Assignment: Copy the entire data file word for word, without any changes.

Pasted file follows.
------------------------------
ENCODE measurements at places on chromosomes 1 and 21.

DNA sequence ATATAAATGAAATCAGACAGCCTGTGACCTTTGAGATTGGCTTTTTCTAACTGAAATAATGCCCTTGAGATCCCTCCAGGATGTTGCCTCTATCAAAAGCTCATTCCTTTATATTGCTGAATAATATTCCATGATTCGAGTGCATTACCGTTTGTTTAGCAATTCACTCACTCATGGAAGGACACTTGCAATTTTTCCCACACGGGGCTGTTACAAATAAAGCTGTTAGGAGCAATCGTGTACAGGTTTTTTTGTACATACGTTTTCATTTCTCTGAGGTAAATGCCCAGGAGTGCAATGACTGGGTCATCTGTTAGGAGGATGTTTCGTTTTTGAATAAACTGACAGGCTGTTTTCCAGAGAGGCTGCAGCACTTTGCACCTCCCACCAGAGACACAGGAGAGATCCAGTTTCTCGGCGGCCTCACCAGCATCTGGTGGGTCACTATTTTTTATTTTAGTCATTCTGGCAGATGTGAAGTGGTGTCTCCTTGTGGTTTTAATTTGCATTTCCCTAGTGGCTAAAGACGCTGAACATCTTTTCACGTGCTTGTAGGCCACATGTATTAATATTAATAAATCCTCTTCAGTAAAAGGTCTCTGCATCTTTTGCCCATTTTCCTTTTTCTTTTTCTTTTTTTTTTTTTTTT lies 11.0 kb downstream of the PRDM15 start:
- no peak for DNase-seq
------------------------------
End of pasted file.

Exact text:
ENCODE measurements at places on chromosomes 1 and 21.

DNA sequence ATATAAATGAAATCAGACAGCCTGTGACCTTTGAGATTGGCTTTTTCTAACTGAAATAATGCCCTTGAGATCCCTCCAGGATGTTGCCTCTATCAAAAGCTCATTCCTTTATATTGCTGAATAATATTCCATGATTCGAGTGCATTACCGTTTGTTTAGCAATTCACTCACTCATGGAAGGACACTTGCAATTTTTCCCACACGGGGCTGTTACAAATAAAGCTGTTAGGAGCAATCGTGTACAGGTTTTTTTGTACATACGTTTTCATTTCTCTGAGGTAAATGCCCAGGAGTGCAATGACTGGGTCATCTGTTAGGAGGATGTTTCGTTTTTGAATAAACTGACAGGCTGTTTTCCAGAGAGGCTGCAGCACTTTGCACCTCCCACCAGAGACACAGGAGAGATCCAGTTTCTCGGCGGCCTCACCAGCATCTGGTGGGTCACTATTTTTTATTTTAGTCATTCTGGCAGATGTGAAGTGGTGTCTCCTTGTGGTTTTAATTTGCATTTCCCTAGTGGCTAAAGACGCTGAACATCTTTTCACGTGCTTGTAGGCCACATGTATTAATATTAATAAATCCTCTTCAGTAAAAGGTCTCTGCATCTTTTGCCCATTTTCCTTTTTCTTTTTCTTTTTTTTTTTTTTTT lies 11.0 kb downstream of the PRDM15 start:
- no peak for DNase-seq